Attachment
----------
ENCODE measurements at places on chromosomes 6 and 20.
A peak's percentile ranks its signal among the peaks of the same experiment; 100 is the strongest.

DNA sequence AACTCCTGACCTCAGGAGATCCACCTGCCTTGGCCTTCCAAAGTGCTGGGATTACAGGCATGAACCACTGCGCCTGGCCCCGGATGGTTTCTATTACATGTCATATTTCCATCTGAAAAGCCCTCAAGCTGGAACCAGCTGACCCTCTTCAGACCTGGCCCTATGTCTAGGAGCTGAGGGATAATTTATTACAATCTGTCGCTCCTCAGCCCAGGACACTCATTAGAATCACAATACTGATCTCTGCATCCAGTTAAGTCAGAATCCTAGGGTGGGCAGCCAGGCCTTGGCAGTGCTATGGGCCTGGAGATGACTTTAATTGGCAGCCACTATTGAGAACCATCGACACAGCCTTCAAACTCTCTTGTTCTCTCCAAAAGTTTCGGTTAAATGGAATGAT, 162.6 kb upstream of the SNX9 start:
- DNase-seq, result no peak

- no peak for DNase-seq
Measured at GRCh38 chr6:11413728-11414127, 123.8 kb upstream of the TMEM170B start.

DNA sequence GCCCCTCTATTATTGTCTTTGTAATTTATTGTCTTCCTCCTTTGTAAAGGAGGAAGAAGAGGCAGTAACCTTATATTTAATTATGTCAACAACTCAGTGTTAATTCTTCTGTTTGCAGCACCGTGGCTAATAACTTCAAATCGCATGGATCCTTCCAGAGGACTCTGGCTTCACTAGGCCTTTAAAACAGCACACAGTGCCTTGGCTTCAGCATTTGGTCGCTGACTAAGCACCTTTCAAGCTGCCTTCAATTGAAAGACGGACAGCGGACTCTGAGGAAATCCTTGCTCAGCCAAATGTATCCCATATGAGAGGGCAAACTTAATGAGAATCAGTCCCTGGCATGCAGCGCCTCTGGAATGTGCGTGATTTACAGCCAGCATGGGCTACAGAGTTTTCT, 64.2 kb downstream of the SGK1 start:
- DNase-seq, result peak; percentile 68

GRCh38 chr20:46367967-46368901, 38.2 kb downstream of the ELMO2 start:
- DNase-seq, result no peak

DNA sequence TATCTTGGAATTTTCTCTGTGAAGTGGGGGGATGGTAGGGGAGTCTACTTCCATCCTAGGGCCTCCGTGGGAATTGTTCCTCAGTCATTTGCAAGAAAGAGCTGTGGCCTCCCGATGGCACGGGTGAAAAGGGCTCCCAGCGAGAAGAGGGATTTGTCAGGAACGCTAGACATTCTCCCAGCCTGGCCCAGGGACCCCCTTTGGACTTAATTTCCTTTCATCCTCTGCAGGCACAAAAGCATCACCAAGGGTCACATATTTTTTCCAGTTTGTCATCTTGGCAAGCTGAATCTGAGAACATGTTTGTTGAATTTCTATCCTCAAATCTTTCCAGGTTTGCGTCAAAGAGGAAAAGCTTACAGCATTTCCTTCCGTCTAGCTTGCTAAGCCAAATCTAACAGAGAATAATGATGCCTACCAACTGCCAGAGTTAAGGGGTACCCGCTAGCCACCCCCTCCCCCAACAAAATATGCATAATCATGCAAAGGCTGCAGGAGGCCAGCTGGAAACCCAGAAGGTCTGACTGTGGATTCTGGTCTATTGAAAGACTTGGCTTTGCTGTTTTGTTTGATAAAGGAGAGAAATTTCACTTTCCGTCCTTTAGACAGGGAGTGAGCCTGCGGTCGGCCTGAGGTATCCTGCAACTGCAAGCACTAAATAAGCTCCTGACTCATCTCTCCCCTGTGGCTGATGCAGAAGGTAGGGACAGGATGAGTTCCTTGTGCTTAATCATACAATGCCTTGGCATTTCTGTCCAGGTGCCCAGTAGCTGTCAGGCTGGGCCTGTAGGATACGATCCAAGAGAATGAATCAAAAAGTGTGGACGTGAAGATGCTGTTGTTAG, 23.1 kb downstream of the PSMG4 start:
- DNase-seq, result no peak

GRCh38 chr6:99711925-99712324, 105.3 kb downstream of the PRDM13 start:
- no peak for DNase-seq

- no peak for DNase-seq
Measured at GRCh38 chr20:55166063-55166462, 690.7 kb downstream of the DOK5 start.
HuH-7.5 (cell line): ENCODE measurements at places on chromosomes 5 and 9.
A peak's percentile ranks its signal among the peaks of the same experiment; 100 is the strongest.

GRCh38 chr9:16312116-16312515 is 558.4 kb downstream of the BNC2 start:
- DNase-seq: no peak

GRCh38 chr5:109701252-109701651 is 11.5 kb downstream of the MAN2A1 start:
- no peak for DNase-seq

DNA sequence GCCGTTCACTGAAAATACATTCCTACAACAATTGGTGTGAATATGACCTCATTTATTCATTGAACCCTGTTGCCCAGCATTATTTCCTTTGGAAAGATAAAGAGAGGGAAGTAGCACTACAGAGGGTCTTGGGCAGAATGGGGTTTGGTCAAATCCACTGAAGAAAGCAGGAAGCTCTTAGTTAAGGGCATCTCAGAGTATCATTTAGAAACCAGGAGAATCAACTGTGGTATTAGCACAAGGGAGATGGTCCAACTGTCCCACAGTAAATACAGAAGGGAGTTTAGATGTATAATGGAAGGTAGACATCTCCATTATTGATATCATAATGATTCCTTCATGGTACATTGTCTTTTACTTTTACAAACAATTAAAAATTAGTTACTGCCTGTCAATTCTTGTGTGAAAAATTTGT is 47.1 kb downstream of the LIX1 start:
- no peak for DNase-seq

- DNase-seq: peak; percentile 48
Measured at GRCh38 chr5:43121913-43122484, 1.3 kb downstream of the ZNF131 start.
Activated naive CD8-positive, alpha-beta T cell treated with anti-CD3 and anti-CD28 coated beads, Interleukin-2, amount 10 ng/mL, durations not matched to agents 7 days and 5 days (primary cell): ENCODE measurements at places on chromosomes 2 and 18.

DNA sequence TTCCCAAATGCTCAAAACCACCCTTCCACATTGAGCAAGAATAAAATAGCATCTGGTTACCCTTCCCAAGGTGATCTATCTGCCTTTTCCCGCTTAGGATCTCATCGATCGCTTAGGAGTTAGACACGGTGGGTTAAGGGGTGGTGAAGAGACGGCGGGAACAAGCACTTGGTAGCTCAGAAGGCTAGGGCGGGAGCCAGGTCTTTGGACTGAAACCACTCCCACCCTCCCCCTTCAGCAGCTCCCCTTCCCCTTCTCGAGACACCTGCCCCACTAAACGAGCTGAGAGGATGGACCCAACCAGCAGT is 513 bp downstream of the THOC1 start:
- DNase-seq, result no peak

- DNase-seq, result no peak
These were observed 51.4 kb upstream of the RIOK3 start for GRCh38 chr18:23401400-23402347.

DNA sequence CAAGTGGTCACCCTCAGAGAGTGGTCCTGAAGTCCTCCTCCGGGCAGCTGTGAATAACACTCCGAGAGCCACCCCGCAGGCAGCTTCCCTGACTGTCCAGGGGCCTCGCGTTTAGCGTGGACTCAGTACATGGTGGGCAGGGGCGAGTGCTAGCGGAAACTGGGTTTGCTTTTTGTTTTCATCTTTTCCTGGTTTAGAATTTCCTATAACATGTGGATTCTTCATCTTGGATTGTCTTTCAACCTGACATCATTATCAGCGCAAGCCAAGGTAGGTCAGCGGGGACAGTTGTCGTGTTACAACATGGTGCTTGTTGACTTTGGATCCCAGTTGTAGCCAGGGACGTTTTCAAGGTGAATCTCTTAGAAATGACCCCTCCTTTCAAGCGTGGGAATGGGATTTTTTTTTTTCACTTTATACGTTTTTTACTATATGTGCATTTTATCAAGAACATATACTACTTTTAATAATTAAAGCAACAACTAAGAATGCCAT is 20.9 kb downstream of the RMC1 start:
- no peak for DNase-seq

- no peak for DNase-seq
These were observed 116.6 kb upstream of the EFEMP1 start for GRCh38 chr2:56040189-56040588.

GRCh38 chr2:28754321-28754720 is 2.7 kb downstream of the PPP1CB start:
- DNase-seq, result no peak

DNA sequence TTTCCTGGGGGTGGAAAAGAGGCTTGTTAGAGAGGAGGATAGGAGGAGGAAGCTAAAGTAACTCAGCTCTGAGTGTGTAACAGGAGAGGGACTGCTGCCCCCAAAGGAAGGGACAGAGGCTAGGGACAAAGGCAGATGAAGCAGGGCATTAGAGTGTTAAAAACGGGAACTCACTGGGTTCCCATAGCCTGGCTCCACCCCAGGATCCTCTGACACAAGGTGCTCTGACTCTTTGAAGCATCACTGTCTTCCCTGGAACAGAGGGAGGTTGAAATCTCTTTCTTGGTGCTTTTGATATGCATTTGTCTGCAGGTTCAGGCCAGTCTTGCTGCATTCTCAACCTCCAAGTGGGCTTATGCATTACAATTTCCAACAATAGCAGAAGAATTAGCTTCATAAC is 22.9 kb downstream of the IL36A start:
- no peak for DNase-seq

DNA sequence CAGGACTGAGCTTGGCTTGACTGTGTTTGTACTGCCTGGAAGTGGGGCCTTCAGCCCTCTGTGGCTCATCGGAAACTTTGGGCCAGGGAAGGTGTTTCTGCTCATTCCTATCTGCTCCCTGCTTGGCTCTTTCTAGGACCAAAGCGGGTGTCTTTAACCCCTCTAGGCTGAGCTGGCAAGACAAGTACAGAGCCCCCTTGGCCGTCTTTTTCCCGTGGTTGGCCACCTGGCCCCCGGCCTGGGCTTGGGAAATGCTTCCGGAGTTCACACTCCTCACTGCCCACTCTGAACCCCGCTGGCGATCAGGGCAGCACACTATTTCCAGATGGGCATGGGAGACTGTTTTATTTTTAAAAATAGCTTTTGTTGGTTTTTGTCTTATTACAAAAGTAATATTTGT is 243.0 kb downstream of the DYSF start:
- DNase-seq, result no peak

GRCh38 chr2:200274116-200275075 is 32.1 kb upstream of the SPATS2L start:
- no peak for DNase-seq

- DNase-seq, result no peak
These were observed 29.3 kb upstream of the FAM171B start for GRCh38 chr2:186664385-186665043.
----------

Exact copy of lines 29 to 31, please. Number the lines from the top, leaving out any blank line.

- DNase-seq, result no peak

- DNase-seq, result no peak
These were observed 51.4 kb upstream of the RIOK3 start for GRCh38 chr18:23401400-23402347.